1865 The American Civil War ends.
1867 Former General John W. Geary (R) becomes the first of five Civil War officers elected governor of Pennsylvania; Simon Cameron returns to U.S. Senate and emerges as the first boss of Pennsylvania's powerful state Republican Party.
1868 Death of Pennsylvania Congressman Thaddeus Stevens, a leader of Radical Reconstruction in the House of Representatives.
1868 Anthracite coal strike in northeastern Pennsylvania. The Pennsylvania legislature passes the Coal and Iron Police Act, which enables companies to employ private police that enjoy all the powers of public law enforcement officers.
1869 Pennsylvania becomes the first state to pass mine safety legislation. Soon afterwards, 111 miners die during the Avondale mine disaster.
1869 Philadelphia school principal Ebeneezer Bassett becomes the United States' first African-American diplomat when President Ulysses S. Grant appoints him minister to Haiti.
1870 African Americans, denied the right to vote in Pennsylvania since 1838, receive it with ratification of the 15th Amendment.
1871 Octavius Catto is killed in Philadelphia while attempting to register black voters. Republicans win control of the city. They will control the city for more than seventy years.
1873 Ratification of a state constitution, designed to curb widespread political corruption, which doubles the size of the legislature and limits the governor to one four-year term.
1876 Pennsylvania Railroad President Thomas Scott helps engineer the nomination of Rutherford B. Hayes as the Republican candidate for president.
1877 Thirty die in Pittsburgh and Reading during the great Railroad Strike.
1877 At the request of Governor Hartranft, President Rutherford B. Hayes becomes the first president to authorize federal troops to intervene in a strike.
1877 Twenty Irish miners associated with the Molly Maguires are tried and executed in northeastern Pennsylvania in one of the most infamous political trials in American history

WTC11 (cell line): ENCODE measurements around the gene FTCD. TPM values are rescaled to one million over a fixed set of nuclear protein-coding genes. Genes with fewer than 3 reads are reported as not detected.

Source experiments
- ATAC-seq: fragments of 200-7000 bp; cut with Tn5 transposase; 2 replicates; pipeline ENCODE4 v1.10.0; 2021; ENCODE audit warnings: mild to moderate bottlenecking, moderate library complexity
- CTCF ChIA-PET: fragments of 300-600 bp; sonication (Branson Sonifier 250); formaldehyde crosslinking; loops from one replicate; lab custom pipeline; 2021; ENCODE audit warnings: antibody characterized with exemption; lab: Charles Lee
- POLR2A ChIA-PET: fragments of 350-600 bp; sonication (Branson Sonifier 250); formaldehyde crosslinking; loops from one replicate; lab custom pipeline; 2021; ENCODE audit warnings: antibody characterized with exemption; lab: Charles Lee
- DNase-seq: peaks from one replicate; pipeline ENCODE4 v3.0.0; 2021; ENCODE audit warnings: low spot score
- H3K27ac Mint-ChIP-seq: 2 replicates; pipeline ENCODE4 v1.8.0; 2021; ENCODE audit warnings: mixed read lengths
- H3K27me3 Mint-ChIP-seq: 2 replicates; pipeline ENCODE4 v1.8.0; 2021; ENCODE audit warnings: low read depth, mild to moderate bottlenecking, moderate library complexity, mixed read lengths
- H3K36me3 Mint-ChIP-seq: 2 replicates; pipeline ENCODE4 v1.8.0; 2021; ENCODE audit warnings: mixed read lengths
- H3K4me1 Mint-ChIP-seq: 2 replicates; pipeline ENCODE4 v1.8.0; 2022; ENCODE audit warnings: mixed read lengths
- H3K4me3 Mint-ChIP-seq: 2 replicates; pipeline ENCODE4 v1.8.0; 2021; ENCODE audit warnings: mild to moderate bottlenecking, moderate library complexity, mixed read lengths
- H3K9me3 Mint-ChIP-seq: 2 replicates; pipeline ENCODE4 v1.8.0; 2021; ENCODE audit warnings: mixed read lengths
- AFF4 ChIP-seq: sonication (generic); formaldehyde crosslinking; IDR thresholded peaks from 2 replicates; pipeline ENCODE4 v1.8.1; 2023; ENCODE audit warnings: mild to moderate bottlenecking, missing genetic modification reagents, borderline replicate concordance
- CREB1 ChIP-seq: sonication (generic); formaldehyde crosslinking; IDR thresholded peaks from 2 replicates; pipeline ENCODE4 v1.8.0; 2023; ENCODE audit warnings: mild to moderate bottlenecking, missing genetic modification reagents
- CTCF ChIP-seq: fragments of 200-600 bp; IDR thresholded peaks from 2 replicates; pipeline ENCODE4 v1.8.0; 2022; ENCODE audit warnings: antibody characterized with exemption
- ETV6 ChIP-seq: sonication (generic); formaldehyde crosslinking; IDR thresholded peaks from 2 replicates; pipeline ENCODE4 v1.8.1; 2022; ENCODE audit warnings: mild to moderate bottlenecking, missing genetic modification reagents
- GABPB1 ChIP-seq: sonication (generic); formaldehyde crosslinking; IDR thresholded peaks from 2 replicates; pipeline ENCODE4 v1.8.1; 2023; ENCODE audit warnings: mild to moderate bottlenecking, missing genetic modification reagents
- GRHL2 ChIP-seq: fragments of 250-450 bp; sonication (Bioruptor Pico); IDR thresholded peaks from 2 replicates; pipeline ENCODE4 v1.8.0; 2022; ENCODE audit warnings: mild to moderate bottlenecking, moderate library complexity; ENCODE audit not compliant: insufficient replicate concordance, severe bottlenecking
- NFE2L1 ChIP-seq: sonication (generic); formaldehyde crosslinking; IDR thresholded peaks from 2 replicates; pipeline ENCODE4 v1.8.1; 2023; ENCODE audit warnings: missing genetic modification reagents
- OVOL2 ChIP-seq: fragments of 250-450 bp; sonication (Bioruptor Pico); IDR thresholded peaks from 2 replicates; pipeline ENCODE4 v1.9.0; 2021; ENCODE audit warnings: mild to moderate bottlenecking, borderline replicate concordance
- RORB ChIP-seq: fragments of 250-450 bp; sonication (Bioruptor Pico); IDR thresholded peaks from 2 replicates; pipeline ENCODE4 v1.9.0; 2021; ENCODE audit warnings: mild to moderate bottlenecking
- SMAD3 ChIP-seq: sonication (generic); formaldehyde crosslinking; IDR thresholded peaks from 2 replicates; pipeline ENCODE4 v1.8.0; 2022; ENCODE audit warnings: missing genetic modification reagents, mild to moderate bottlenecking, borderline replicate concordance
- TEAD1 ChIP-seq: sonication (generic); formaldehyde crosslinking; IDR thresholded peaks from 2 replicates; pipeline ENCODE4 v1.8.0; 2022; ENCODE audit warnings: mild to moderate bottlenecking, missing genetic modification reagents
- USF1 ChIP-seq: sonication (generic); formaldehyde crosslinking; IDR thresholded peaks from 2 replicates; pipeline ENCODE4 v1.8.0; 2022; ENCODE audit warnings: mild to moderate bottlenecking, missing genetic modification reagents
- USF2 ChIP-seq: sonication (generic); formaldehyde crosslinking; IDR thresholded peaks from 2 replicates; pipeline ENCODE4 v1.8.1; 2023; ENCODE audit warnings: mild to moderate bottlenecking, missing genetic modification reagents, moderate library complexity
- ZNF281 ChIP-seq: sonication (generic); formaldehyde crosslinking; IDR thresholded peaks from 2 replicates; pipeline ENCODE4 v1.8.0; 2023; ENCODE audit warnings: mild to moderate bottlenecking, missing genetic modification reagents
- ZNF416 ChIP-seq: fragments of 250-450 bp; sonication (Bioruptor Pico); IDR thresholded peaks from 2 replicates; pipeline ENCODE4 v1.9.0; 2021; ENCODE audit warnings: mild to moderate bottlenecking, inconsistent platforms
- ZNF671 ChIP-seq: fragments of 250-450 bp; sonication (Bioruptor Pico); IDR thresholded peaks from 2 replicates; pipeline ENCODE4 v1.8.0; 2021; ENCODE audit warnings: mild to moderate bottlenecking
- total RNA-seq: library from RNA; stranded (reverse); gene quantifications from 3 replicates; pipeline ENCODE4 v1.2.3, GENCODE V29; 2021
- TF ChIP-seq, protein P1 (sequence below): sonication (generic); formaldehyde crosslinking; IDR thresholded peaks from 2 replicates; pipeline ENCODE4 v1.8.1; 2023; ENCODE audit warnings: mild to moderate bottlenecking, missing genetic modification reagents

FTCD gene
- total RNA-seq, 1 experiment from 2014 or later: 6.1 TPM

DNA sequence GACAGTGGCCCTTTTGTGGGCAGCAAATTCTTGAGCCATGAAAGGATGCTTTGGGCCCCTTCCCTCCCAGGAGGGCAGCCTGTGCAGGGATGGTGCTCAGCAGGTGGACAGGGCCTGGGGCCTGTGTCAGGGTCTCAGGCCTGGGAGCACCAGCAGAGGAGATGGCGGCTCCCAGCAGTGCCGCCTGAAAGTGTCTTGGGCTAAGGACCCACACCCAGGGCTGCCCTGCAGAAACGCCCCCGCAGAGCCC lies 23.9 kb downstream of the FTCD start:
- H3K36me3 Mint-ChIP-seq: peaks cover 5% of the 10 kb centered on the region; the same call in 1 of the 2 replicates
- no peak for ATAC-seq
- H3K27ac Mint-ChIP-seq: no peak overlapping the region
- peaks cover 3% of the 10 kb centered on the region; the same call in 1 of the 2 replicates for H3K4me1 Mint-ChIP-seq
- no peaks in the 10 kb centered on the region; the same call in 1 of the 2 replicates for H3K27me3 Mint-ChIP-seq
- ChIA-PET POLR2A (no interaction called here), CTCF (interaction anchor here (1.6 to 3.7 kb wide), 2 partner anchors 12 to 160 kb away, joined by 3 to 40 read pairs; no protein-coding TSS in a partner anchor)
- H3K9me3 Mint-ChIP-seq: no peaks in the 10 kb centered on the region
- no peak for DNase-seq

1878 Labor organizer and Greenback Labor party candidate Terence Powderly is elected the mayor of Scranton. The next year Powderly becomes head of the Knights of Labor.
1879 Eight persons, including three state legislators, are indicted and jailed for taking bribes from the Pennsylvania Railroad to pass a riot bill whereby state compensated the Railroad for $4 million damage from strike of 1877.
1879 Henry George publishes Poverty and Progress.
1880 Pennsylvania General James A. Beaver turns down offer to be James Garfield's vice presidential running mate; Garfield defeats Democratic candidate Winfield Scott Hancock, another Pennsylvanian, in the general election.
1881 Pennsylvania legislature passes a law, widely ignored, outlawing school segregation
1881 The Pennsylvania legislature passes a bill outlawing school segregation in the Commonwealth.
1883 A split between Republican Party regulars and reformers leads to the election of Democrat Robert Pattison as governor. Patterson becomes the first Democratic governor since William Fisher Packer stepped down from office in 1861.
1887 The Pennsylvania legislature elects Matthew Quay to U.S. Senate. He succeeds J. Donald Cameron as boss of the state Republican Party; the Pennsylvania legislature passes a state equal rights bill.